Our College is a residential liberal arts college.  What that means is that we believe that it is important and of value for our students to spend the better part of four years on this campus learning in the classroom but also from their peers in this residential setting.  We are committed to the importance of the life of the College since at Bowdoin there are important opportunities to learn and grow in this residential community⎯an opportunity for learning that is different from a big university or even distance learning in front of a computer.  Bowdoin believes that there is more to being educated than merely gathering and accumulating facts and information.  It is the shared enterprise of learning⎯from faculty, staff, coaches, administrators and fellow students in an intense four-year residential experience that sets this College apart in important ways from other forms of collegiate education.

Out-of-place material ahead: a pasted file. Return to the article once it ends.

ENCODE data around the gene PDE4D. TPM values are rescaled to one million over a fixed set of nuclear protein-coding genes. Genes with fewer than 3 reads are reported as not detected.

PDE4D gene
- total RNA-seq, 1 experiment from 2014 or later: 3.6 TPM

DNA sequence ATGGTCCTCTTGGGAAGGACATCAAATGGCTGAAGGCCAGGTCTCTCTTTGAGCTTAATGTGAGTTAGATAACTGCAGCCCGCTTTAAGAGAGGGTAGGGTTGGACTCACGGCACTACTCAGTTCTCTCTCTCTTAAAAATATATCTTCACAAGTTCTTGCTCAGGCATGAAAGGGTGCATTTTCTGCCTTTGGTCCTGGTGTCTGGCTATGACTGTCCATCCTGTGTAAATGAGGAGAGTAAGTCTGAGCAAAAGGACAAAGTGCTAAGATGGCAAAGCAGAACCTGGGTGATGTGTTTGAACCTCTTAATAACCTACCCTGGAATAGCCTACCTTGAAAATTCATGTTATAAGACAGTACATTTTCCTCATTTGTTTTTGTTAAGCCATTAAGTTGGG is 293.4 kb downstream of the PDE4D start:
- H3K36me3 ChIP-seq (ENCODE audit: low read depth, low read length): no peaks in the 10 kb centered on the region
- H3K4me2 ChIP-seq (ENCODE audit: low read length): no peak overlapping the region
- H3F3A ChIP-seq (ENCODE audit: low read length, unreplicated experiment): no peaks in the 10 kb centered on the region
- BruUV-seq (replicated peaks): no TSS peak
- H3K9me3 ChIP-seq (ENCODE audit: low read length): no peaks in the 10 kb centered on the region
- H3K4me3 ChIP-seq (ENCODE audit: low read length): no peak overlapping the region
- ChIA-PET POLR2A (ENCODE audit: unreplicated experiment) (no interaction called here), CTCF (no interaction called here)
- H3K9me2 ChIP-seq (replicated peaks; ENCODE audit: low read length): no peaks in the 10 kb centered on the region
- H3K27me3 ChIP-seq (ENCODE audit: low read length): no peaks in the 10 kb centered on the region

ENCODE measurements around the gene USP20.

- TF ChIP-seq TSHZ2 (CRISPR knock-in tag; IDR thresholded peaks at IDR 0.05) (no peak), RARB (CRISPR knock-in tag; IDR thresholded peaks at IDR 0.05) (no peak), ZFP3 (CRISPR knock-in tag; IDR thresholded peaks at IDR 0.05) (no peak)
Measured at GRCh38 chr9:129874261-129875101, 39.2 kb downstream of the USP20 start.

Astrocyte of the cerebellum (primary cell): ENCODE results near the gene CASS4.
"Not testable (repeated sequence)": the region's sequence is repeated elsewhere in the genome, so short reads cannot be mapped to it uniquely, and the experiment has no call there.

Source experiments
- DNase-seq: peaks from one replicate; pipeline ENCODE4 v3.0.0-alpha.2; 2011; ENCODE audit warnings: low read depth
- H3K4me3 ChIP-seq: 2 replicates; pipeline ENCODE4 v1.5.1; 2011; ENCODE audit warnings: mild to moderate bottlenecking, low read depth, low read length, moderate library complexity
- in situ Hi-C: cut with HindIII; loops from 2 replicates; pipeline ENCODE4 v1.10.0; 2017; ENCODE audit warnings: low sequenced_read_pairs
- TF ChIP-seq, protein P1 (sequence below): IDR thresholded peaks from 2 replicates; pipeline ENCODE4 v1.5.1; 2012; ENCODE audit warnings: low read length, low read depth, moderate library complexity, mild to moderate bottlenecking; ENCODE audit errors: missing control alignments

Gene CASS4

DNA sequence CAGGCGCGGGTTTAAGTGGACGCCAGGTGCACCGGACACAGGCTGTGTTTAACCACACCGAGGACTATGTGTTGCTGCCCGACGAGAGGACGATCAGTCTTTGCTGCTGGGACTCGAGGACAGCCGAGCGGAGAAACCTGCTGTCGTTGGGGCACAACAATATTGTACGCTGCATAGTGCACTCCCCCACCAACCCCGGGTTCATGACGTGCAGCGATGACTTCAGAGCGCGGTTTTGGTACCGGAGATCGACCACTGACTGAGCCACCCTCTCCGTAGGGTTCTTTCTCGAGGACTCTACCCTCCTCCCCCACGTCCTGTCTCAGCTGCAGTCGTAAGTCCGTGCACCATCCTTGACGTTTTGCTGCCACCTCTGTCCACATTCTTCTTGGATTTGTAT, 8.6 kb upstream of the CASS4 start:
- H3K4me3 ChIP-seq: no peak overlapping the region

Our mission is "to engage students of uncommon promise in an intense full-time education of their minds, exploration of their creative faculties, and development of their leadership abilities" within a liberal arts setting.  I imagine that many of you may have been somewhat apprehensive when your son or daughter began seriously considering a liberal arts college.  Why come to a liberal arts college?  What does a degree in English, or perhaps art, lead to?  Is the science curriculum strong enough at a liberal arts college to prepare a student for serious work in graduate school?  Let me tell you, a liberal arts education, especially one from Bowdoin College will serve your children in countless ways.   I will leave much of the discussion of our academic program to Craig McEwen, our dean for academic affairs⎯but let me speak a bit about something I know a good deal about⎯careers.